Technology is superb and we cannot deny that we are in a very exciting era where digital technology plays a big part in all our lives, but it is crucial that we employ strategies to ensure we do look after our digital wellbeing and that of our children.
Over the festive period I am sure that many of the children received digital items; games, tablets, smart phones….and perhaps parents did too.
I did chuckle when I read on Saturday 29th December an article in Schools Week, in which Damien Hinds our Education Secretary has recommended that ‘pupils should ditch gadgets and climb trees’ by schools introducing an activity passport for all school pupils - see link below.
I am somewhat saddened that yet again the government seem to be dictating to schools about the job we should be doing - surely many of the activities on these passports are part of normal family living and I am delighted that many of them also appear on our St. Helen’s College curriculum!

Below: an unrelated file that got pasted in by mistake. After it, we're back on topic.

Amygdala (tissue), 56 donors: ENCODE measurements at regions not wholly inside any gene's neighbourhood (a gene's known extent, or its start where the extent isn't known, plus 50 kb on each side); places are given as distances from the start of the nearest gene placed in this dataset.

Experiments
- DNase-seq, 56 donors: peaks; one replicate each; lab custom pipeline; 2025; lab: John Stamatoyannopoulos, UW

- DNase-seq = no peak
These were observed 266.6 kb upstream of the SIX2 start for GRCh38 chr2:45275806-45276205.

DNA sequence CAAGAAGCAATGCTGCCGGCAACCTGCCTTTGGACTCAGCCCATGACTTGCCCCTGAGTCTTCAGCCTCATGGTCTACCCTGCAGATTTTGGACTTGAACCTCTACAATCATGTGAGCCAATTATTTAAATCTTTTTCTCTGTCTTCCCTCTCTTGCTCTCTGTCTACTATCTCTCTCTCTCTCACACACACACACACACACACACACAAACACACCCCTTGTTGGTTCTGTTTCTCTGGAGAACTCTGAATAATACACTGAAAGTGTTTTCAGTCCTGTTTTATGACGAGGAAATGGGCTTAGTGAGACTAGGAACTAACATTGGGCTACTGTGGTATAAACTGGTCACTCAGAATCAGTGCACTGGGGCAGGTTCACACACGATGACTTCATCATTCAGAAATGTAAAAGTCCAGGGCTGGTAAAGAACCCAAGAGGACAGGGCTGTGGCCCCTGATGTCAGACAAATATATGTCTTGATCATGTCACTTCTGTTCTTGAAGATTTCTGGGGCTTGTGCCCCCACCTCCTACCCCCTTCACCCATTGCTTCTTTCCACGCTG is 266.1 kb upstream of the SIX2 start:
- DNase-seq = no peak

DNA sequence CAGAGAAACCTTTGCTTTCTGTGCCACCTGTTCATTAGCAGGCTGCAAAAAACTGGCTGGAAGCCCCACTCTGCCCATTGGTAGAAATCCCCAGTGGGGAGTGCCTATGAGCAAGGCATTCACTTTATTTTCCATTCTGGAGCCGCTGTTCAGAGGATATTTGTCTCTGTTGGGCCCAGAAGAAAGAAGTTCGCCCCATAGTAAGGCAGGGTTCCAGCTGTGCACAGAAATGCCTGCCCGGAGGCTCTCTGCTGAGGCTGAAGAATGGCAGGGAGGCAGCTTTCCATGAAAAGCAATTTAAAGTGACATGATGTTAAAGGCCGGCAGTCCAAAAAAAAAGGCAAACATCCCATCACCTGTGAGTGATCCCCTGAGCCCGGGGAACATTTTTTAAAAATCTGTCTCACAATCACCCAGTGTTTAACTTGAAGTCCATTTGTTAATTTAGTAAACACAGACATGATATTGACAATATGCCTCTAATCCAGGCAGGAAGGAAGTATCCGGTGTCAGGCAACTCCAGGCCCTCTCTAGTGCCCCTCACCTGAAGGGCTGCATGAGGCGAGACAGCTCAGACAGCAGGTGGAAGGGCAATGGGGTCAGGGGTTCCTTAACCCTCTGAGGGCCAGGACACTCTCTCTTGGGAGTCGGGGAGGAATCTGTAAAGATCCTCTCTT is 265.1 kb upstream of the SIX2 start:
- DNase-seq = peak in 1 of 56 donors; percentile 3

However, digital wellbeing is a very serious aspect of healthy living and I was delighted to have been discussing this with Mrs. Smith. One of her friends has recently developed a website for parents, which I think you will all be very interested in reading about and perhaps you will take action too.
I shall now hand over to Mrs Smith…..
A friend of mine has co-developed a website called ‘Sign4Year9’ for parents who want to resist the pressure to let their child have a smart phone before they are emotionally mature enough to handle social media and unrestricted internet access. The idea is based on research highlighting the dangers of children having access to smart phones too young, including lack of face-to-face conversation, declining amounts of time spent outdoors and/or with family and extended family, and the perils of social media and internet access for our children’s mental health. I am sharing it in the hope that St. Helen’s College parents and staff will want to sign (and share) the pledge, which is designed mainly to give parents support in resisting pressure from their children to get a smart phone too soon. It is important to note that the pledge only relates to smart phones. Allowing your child a ‘normal’, ‘unsmart’ phone, without internet/social media access, before their teenage years would still be ok!